All Time Favorite Movie To Watch Plane

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Sure, it’s a little more transatlantic than once was the event but there’s something very reassuring about hearing Gerard Butler’s Celtic growl in surround sound again. Like the heat burn of a Highland single malt down the back of the throat. Even in the full throttle of parodic nonsense – it takes barely three minutes for Scotland’s answer to Arnie to demand ‘haggis, neeps and tarries’ – there’s no doubting you’re in safe hands. And when the excrement hits the fan – as it always must in a Gerard Butler flick – it is exactly that sort of tartan liveability a popcorn muncher needs to guide them home and dry.

This is Plane. A film so named because Airplane was taken and just a smidgen too ironic. Butler plays RAF turned commercial pilot cum gentle giant and top buck daddy Broadie Torrance. Now, colour me a cynic. If ever there was a pilot I would be less inclined to have fly me from Singapore to Honolulu on an otherwise routine passenger flight it would be a beefcake ex-actioner pilot called Captain Broadie Torrance.

That’s even without the addition of a doubtfulled homicidal menace being extradited via the back row. Mercifully, writers Charles Cumming and J. P. Davis are in on the joke. It’s with a wry smile that Torrance reassures one nervous flyer that ‘this plane is pretty much indestructible’.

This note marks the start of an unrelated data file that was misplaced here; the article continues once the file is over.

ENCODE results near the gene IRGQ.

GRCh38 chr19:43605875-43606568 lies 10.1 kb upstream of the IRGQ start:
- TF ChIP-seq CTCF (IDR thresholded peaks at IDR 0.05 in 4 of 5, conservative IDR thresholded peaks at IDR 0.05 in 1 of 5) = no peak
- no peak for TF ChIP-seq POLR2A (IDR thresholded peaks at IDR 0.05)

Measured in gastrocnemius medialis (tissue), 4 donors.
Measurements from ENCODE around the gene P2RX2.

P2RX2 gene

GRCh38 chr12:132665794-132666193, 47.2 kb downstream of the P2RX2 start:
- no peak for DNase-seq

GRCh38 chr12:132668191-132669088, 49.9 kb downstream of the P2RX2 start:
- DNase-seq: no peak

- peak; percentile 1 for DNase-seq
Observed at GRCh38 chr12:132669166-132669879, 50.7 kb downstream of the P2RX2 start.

It takes little more than fifteen minutes of Plane’s taut runtime for Trailblazer Airlines Flight 119 to hit turbulence. Lightning takes out the power and Torrance has no choice but to engineer a frankly remarkable crash landing. Such a pity he does so straight into the militia island of Jolo, led by radical warlord Datu (Evan Dane Taylor). What follows is less seventies disaster movie than survivor romp and action thriller. Dumb fun and all the trimmings. There’s a starting, muddle and end, ample window dressing and a dozen, variably successful, twists. The pace veers wildly but the narrative could barely be neater.

Jean-François Richet directs with able competency. His strikes alternate in the middle of the handheld – invasive and feverish – and gliding steady cams, invariably pulling out into the mid-distance. If the opening plays like a service station simulator – must be thrilling in 4D – terra firms finds Richet channelling a more ‘strikey strikey bang bang’ aesthetic.

It’s oddly absorbing, even in the absence of depth and character, and pressurize at times to prod the heart in the direction of a good old thump. This is less so in the grand finale, which is rather too gun heavy for its own good, but certainly earlier as Torrance takes on the radicals. Back in New York City, a game Tony Goldwyn co-ordinates the rescue mission with pleasing disdain.

Around Butler, a forgettable ensemble flap and do as they’re told – mostly. Yoson An is promising as Torrance’s winning co-pilot, while Mike Colter (Marvel’s Luke crate) proves his chops as a worthy action man in his own right. He’s the film’s homicidal red herring. The baddies are as risible as forgettable but who cares when Butler is on such fine form.

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